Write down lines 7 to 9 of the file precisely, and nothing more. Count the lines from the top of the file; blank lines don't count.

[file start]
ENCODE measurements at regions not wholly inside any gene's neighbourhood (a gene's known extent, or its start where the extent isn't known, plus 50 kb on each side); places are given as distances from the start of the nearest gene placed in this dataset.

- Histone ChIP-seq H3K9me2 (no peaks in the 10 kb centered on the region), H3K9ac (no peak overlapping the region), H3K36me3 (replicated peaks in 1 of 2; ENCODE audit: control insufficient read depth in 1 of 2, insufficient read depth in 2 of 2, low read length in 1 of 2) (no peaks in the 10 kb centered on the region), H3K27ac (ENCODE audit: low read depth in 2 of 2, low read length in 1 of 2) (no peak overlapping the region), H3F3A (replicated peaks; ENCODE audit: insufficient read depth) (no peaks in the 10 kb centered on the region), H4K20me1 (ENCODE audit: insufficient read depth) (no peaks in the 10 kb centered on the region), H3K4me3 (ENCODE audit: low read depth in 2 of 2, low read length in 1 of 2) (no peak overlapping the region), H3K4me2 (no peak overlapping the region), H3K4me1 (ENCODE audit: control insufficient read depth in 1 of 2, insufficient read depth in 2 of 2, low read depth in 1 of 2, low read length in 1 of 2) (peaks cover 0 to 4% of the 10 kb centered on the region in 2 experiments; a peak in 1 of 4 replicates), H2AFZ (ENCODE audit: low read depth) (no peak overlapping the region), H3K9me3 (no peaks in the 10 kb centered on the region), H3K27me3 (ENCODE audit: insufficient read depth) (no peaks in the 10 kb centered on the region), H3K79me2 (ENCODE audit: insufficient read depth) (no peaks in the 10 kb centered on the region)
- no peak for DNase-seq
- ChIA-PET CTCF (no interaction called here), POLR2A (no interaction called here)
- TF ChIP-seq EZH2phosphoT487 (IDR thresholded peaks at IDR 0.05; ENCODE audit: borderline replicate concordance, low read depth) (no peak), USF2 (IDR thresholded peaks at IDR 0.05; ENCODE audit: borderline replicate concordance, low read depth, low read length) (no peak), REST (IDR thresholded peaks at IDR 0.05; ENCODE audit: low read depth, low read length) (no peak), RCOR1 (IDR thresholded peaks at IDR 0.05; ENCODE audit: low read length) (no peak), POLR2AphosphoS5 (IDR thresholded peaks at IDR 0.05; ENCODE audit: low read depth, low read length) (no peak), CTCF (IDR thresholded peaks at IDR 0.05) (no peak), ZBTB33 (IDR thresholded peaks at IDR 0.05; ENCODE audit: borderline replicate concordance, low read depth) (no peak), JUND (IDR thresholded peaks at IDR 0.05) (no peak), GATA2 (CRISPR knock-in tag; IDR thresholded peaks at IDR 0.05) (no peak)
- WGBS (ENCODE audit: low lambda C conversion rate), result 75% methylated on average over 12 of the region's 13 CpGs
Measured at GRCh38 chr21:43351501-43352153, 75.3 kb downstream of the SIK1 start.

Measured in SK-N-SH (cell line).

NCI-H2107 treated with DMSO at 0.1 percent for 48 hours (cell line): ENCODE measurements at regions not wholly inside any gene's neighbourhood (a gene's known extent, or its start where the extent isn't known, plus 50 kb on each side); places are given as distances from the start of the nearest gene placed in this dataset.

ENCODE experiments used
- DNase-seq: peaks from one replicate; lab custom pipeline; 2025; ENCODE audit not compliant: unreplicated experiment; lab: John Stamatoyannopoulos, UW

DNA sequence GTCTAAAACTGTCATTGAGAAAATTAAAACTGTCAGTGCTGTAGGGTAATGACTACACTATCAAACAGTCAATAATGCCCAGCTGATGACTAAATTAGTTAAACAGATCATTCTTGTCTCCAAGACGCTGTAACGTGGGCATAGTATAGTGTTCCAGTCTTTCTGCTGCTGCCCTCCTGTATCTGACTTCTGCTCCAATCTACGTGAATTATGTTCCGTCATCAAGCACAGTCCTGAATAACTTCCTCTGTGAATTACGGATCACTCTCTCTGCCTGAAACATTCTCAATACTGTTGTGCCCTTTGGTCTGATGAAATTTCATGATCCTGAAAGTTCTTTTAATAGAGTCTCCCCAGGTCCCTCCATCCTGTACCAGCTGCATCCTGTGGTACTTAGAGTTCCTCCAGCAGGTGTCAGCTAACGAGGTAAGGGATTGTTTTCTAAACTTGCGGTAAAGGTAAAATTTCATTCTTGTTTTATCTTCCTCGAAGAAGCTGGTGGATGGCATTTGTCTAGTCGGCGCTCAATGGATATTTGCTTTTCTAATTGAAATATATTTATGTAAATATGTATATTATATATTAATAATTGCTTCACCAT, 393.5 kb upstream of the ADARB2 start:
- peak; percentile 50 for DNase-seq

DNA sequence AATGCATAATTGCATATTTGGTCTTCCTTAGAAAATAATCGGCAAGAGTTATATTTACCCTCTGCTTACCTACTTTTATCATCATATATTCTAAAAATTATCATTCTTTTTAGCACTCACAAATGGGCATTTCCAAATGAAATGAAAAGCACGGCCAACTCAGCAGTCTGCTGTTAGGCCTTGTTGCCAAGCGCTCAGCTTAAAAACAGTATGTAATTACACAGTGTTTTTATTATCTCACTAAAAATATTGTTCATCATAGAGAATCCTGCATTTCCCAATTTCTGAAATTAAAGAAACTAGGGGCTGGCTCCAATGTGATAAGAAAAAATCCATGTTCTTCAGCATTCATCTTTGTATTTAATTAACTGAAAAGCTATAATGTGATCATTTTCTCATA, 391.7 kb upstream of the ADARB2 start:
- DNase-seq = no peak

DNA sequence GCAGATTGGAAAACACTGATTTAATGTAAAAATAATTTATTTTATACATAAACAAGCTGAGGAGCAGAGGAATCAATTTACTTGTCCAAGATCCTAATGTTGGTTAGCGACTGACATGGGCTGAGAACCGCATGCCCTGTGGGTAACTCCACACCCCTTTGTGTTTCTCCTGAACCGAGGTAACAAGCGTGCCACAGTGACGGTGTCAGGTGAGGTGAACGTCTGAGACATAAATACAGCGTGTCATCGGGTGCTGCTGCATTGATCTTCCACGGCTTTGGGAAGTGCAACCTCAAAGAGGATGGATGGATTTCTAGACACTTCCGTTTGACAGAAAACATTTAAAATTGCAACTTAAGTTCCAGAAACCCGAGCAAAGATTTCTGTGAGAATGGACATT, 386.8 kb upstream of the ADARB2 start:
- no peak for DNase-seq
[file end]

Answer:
Measured at GRCh38 chr21:43351501-43352153, 75.3 kb downstream of the SIK1 start.

Measured in SK-N-SH (cell line).

NCI-H2107 treated with DMSO at 0.1 percent for 48 hours (cell line): ENCODE measurements at regions not wholly inside any gene's neighbourhood (a gene's known extent, or its start where the extent isn't known, plus 50 kb on each side); places are given as distances from the start of the nearest gene placed in this dataset.